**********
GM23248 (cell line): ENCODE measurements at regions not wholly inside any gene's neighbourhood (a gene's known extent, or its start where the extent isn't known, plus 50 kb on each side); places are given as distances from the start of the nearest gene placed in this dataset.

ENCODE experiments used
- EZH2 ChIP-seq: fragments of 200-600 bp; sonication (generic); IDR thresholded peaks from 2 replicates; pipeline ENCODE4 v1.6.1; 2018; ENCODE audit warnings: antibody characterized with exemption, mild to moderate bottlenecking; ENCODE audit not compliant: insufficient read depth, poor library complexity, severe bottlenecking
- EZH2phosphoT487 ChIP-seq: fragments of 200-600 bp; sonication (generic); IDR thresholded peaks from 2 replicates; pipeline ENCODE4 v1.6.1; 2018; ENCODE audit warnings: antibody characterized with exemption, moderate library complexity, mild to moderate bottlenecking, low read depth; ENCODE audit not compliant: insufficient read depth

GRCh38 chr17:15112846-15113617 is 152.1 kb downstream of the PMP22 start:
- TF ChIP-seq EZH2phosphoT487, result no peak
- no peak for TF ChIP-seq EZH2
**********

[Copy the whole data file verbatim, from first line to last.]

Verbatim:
GM23248 (cell line): ENCODE measurements at regions not wholly inside any gene's neighbourhood (a gene's known extent, or its start where the extent isn't known, plus 50 kb on each side); places are given as distances from the start of the nearest gene placed in this dataset.

ENCODE experiments used
- EZH2 ChIP-seq: fragments of 200-600 bp; sonication (generic); IDR thresholded peaks from 2 replicates; pipeline ENCODE4 v1.6.1; 2018; ENCODE audit warnings: antibody characterized with exemption, mild to moderate bottlenecking; ENCODE audit not compliant: insufficient read depth, poor library complexity, severe bottlenecking
- EZH2phosphoT487 ChIP-seq: fragments of 200-600 bp; sonication (generic); IDR thresholded peaks from 2 replicates; pipeline ENCODE4 v1.6.1; 2018; ENCODE audit warnings: antibody characterized with exemption, moderate library complexity, mild to moderate bottlenecking, low read depth; ENCODE audit not compliant: insufficient read depth

GRCh38 chr17:15112846-15113617 is 152.1 kb downstream of the PMP22 start:
- TF ChIP-seq EZH2phosphoT487, result no peak
- no peak for TF ChIP-seq EZH2